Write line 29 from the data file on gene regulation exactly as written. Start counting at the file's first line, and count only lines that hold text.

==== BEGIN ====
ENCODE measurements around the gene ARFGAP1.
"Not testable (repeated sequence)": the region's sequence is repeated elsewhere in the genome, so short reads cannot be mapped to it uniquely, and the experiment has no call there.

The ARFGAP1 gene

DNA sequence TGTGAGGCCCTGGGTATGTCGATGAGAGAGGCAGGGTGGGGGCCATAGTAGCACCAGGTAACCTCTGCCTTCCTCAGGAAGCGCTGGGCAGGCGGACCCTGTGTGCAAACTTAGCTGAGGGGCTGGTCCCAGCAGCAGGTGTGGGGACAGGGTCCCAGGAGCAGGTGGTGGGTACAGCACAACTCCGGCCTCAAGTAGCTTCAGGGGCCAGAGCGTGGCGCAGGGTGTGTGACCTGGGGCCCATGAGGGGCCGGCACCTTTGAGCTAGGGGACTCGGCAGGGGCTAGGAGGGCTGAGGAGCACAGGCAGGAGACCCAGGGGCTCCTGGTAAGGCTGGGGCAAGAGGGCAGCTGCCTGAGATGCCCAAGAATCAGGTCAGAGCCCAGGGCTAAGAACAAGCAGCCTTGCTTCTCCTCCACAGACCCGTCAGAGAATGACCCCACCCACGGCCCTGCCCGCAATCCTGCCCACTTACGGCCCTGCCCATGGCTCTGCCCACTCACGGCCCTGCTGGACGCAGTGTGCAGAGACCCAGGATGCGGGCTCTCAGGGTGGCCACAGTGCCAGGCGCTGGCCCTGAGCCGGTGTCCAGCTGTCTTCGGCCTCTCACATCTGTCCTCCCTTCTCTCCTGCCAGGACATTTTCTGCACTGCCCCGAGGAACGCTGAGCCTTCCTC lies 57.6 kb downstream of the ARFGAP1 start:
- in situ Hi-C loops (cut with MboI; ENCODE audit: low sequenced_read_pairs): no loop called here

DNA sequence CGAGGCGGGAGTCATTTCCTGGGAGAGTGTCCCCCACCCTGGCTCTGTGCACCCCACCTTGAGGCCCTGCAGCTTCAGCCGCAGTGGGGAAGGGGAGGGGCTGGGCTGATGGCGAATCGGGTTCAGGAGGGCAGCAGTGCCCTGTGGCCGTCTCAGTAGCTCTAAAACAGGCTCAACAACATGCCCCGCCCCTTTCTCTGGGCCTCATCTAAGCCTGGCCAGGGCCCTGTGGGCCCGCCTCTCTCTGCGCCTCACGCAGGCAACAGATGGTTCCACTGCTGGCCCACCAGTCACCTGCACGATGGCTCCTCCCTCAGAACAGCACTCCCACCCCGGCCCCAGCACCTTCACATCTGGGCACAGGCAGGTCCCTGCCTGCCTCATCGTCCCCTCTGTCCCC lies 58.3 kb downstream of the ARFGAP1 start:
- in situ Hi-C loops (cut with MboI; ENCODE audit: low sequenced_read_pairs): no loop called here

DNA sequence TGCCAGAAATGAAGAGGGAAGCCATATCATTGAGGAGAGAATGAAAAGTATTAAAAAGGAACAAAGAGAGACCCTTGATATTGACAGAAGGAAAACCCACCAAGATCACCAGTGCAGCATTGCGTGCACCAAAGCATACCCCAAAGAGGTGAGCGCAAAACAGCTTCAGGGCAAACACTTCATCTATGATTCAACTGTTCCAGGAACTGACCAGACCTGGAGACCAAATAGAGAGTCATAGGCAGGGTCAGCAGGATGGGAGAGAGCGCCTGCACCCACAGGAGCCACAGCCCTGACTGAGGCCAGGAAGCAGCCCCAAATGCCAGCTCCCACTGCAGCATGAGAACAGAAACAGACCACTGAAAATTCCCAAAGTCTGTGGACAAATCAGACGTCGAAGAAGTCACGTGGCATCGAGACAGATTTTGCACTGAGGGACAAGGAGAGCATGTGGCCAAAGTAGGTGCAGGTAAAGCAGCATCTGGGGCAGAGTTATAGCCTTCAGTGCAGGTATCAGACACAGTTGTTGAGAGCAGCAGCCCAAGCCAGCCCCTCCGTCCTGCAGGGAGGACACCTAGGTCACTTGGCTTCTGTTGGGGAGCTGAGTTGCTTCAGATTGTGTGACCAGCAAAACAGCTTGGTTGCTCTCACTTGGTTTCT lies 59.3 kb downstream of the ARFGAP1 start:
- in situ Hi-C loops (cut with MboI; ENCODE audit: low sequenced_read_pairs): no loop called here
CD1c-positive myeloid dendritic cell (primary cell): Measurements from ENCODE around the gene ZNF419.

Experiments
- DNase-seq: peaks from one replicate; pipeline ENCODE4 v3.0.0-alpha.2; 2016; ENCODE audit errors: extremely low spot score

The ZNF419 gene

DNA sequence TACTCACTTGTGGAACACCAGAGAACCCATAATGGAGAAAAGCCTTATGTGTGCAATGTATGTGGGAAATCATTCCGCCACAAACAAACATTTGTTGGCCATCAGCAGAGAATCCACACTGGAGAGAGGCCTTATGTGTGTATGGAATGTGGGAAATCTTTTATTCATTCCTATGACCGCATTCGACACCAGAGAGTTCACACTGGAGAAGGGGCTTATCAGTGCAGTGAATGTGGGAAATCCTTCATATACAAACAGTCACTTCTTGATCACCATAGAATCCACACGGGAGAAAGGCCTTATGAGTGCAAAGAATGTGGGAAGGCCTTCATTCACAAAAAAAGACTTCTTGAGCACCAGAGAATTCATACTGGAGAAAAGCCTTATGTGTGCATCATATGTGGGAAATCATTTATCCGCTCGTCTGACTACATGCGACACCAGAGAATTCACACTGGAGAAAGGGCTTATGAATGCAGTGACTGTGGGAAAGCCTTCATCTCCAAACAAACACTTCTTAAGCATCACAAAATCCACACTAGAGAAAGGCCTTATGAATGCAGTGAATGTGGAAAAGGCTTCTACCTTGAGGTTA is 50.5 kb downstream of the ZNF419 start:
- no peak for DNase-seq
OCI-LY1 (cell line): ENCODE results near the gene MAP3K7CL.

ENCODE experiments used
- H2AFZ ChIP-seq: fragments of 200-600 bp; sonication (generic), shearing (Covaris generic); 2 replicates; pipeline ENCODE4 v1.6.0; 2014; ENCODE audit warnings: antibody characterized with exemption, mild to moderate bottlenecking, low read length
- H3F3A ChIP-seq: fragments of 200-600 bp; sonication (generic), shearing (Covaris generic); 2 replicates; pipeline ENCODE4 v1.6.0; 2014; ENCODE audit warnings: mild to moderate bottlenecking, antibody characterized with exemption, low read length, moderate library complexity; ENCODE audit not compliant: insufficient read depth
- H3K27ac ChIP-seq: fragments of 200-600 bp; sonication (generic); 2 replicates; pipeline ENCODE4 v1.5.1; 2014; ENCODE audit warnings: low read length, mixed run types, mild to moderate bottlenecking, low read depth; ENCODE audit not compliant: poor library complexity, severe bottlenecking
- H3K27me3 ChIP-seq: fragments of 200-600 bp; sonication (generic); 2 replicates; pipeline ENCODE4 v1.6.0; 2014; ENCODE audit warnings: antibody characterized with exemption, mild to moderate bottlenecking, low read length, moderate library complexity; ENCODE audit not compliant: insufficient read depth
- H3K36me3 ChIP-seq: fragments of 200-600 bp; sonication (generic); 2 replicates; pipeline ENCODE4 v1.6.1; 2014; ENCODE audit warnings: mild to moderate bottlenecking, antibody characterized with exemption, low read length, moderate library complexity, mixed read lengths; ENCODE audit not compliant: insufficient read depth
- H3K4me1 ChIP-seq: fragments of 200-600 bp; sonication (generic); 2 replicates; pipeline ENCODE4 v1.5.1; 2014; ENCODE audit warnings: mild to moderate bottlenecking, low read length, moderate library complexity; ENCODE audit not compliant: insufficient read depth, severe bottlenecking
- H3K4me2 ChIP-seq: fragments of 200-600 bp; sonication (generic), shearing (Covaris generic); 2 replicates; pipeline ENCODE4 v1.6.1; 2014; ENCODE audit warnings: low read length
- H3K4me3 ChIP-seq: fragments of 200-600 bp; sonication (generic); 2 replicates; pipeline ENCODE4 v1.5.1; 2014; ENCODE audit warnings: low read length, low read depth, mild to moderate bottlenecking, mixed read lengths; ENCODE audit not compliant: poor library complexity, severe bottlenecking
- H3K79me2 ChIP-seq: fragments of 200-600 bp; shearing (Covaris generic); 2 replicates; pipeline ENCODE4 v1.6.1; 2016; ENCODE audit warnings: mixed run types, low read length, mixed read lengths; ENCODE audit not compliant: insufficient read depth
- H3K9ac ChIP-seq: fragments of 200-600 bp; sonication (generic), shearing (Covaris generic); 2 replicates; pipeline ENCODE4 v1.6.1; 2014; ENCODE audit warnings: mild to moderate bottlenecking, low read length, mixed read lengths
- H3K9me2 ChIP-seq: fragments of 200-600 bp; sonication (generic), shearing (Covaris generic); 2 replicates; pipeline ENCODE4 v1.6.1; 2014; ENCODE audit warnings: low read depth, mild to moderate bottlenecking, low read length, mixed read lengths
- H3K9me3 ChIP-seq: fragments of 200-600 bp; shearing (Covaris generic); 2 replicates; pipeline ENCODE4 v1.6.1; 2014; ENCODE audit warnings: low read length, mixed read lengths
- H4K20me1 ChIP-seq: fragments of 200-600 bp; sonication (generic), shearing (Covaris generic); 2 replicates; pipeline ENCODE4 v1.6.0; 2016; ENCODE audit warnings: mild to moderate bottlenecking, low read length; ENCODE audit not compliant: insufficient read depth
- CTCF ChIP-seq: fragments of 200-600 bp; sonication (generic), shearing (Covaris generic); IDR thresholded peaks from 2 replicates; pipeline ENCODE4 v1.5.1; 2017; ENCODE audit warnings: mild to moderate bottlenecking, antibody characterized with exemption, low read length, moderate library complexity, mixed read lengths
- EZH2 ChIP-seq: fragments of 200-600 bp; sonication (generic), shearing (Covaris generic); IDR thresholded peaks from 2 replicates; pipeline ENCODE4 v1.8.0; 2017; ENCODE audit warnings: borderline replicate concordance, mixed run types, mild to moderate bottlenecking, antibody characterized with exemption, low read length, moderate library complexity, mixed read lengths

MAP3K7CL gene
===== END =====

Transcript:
- H3K9me3 ChIP-seq: fragments of 200-600 bp; shearing (Covaris generic); 2 replicates; pipeline ENCODE4 v1.6.1; 2014; ENCODE audit warnings: low read length, mixed read lengths